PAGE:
On a diatonic harmonica, you can get ALMOST all 12 chromatic notes using basic draw and blow bends. There a few missing notes, however.
Are these missing notes needed? For me, yes. Here are a couple real-world reasons.
Example #1: Middle Octave Cross Harp
In Cross Harp, you can bend the draw notes from holes 1-4 and get expressive, soulful MINOR sounds. As soon as you cross over to hole 6 and higher, however, you’ll notice that traditional players switch to a MAJOR sound. They can’t play 2nd position minor stuff up high, because normal bending won’t give you the minor 3rd or flat 5th of the scale. It’s true, you can get a super-high minor 3rd using the 10 blow bend, but there’s a whole middle octave that you miss out on without overblows.
Example #2: Quirky Major-Key Melodies
The melody to The Star-Spangled Banner mostly follows the major scale, which makes 1st position our preferred position. However, the phrase “By the dawn’s early light” contains a “sharp 4th” scale degree. That’s F# when the song is played in the key of C. This note is available in the low octave using a draw bend, and it’s available in the high octave using a blow bend, but it’s missing in the middle octave, where most people prefer to play major key melodies in first position. There are lots of folk songs, anthems, fiddle tunes, and pop songs that are 90% fine in first position, but require a sharp 4th scale degree somewhere along the line.
Getting the Missing Notes
Overblows and overdraws are bending techniques that give you those missing notes. The techniques have been around at least since the 30s, but only became really popular after the pioneering work of Howard Levy in the 80s and 90s. Other modern overblowers include Youtube favorites Adam Gussow and Jason Ricci.
Most blues-oriented players will, at minimum, be interested in the 6 overblow, since it gives you the minor 3rd in cross harp, a note you could previously only get on the low end.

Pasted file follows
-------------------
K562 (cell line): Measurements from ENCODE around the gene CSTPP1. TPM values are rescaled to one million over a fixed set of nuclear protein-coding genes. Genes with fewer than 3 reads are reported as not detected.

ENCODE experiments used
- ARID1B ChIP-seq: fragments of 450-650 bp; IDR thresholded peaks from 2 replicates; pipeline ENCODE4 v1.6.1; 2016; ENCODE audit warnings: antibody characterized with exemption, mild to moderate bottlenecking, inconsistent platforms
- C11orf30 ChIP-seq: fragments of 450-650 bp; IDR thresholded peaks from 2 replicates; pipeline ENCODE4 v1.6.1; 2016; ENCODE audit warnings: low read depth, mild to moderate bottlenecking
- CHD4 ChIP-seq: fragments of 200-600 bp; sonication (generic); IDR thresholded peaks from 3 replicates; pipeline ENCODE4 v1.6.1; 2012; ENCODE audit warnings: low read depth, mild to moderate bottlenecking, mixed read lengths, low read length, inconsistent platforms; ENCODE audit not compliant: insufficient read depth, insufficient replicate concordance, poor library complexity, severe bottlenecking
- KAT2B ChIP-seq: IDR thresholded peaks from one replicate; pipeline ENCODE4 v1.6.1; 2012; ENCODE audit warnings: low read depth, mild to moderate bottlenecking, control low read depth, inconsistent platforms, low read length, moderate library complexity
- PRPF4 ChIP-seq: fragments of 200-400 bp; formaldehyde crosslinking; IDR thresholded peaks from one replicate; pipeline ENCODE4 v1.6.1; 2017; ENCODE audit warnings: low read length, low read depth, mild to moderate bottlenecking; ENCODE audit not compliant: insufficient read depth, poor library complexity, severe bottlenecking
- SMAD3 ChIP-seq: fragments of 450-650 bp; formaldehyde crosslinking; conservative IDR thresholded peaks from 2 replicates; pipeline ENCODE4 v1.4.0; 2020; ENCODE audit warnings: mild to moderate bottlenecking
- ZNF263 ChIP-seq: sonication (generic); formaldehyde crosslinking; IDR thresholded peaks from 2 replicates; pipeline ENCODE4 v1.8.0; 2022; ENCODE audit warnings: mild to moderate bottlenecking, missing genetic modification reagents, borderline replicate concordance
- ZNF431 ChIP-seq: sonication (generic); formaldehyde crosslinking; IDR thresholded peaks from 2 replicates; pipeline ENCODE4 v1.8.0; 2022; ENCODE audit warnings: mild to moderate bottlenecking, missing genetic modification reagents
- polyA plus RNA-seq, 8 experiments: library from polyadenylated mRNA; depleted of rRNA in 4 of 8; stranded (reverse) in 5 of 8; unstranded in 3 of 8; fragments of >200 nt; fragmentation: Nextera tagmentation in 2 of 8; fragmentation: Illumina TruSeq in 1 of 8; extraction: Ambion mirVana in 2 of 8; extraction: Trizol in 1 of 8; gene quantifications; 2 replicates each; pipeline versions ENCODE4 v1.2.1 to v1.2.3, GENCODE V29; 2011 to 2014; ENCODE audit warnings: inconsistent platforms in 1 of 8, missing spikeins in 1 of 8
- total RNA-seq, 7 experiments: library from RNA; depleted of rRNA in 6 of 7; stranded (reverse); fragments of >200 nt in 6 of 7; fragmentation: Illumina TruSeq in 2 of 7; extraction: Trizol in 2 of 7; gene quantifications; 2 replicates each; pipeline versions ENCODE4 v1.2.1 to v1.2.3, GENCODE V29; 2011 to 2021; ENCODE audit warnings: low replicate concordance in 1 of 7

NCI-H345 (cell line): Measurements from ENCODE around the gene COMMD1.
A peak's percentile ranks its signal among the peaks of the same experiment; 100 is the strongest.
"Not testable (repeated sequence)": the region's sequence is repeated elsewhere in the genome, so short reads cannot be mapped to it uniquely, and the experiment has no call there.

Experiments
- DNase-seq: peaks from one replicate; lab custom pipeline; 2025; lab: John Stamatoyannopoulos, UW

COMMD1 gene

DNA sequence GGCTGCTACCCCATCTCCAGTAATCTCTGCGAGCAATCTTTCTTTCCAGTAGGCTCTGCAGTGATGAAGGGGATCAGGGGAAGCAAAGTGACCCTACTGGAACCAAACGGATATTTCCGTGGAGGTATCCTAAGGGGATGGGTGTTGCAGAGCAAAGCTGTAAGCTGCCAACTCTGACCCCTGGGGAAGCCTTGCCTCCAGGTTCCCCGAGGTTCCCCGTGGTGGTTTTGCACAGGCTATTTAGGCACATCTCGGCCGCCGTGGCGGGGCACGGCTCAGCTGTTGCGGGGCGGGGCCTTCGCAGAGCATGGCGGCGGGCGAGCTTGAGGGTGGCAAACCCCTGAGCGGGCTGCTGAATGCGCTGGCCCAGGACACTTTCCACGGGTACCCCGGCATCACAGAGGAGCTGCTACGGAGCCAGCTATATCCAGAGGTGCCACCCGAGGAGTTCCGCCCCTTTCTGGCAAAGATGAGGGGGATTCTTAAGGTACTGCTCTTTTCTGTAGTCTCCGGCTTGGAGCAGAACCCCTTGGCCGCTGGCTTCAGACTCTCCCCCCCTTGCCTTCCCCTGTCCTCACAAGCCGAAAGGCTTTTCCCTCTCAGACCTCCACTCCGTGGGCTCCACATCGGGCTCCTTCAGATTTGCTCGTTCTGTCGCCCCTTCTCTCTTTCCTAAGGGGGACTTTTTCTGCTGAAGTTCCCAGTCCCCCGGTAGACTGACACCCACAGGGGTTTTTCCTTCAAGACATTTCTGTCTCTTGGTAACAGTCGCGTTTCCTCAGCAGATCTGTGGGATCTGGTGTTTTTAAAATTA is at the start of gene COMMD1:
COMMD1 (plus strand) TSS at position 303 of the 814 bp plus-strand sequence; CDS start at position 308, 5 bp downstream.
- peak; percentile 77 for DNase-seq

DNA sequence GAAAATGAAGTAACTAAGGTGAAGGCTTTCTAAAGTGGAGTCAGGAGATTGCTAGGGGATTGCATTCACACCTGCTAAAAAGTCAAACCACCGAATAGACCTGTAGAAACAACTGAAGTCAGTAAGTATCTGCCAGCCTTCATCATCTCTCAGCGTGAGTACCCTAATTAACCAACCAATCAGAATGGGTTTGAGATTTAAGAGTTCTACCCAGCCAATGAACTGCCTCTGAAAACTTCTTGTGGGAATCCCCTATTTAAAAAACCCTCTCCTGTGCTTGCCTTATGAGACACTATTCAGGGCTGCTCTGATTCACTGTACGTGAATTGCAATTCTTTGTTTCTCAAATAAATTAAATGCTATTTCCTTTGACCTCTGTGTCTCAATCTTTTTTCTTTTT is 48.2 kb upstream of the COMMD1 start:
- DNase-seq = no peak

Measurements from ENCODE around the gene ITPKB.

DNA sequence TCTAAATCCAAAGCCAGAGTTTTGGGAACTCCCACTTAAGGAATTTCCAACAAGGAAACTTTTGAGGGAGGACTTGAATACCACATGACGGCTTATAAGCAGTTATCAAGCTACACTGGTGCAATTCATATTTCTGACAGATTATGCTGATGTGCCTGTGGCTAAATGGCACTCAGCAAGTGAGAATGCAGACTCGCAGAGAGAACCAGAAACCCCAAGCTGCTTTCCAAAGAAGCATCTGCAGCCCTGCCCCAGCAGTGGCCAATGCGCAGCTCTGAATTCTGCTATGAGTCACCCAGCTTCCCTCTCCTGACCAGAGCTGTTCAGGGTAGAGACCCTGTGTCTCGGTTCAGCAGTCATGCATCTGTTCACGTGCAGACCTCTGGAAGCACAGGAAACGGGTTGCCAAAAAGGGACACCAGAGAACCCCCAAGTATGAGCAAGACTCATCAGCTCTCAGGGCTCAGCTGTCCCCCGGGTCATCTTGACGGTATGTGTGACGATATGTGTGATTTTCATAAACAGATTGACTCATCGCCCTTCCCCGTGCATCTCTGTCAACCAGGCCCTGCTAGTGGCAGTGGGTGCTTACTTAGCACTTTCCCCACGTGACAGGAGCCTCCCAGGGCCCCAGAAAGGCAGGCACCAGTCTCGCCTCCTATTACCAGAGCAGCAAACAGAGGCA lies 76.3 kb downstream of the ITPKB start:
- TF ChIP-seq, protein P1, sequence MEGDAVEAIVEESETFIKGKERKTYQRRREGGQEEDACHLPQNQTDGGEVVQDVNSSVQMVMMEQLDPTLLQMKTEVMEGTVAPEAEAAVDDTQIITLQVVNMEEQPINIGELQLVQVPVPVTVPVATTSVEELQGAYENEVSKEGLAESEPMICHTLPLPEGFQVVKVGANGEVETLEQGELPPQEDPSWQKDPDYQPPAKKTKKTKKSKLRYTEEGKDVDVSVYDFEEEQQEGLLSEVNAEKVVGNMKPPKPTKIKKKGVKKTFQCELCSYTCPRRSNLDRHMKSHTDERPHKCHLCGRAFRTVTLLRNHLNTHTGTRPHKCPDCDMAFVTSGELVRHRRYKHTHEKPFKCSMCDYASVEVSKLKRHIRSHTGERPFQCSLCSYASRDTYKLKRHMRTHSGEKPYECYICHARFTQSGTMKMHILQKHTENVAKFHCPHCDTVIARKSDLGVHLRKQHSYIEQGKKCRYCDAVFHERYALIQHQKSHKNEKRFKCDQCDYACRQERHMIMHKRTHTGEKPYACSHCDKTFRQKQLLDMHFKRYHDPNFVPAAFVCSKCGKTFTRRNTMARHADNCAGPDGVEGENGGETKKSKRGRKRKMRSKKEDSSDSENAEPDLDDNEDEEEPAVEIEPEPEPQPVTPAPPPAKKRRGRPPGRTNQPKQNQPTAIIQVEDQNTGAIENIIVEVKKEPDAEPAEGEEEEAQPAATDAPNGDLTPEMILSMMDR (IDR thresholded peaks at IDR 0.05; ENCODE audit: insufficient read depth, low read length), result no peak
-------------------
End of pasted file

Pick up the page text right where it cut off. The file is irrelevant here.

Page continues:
How To Overblow on Hole 6:
1. Make sure you have consistent, clear single notes.
2. Learn to blow bend really well on holes 8-10. It’s a good idea to practice blow bends on lower harps, like G and A.
3. Switch to a higher harp, such as a C or D.
4. Adjust your reed gaps so they’re very close on 6 blow and draw, but just open enough so they don’t jam when you play at normal volume.
5. Attempt to blow bend on hole 6.
6. The blow reed will choke, then you’ll hear a pitch that’s a step and a half (aka minor third) higher than the blow note.
1. Make sure you’re actually on hole 6 blow. Lots of folks land accidentally on hole 7 and are amazed at their ability to “overblow,” when they’re actually just bending the 7 blow down slightly. An overblow chokes, then produces a HIGHER pitch.
2. Distorted sounds: if you get both reeds playing at the same time, you haven’t properly choked the blow reed. Take it back a step and spend more time learning to play normal blow bends on holes 8-10 on a low harp.
3. Shrill Ringing / Squealing: this is torsional vibration (think of that oldtimey video of the suspension bridge twisting). Gap the reeds a little closer. Consider putting a small amount of soft wax or a light dab of nail polish on the rivet head and base of reed. If using nail polish, LET IT DRY COMPLETELY. You don’t want to breathe nail polish fumes.
Frequently Asked Question:
“Are any harps better for overblows than others?”
In general, I think higher-pitched harmonicas like C and D will tend to be easier for beginners to learn to overblow on.
As far as brand and model, I think with good technique, you can play limited overblows on almost any reasonaly well-made harp, out of the box. With gapping and other setup techniques, you can overblow fluently on pretty much any harp.
That said, the ideal out-of-the-box harmonica for overblowing will come from the factory with close tolerances (ie slots and reeds well-fitted to each other) and close-ish gaps.
I had a good experience with my Suzuki Firebreath in C. It was noticeably more airtight and responsive than my Special 20s and Golden Melodies. It also cost twice as much!
Basically, the higher-end models from most brands will require less setup. However, even these will probably require slightly tighter gapping. Off the top of my head, we’re talking about the Suzuki Firebreath, the Seydel 1847, and the Hohner Crossover.
Learn to do basic setup, though, and you can get good results from the standard models at half the cost.
Richard Sleigh is a good resource for materials on how to set up harmonicas for overblows. I’m not a paid affiliate or anything, I’ve just learned a lot from him and think he’s the clearest, best authority out there on setting up your harp.
Learn to blow bend. Learn to gap your reeds. Get the 6 overblow, then the 5, then the 4. Learn to play the 7 overdraw and the 9 overdraw. It’ll be tough, but you can also get the 1 overblow and the 10 overdraw.
Learn the note layout on your C harp, and take time to absorb some music theory, so you’ll start to understand better how the overblow notes fit into the positions you want to play in, and how to use them musically in the style you’re working on.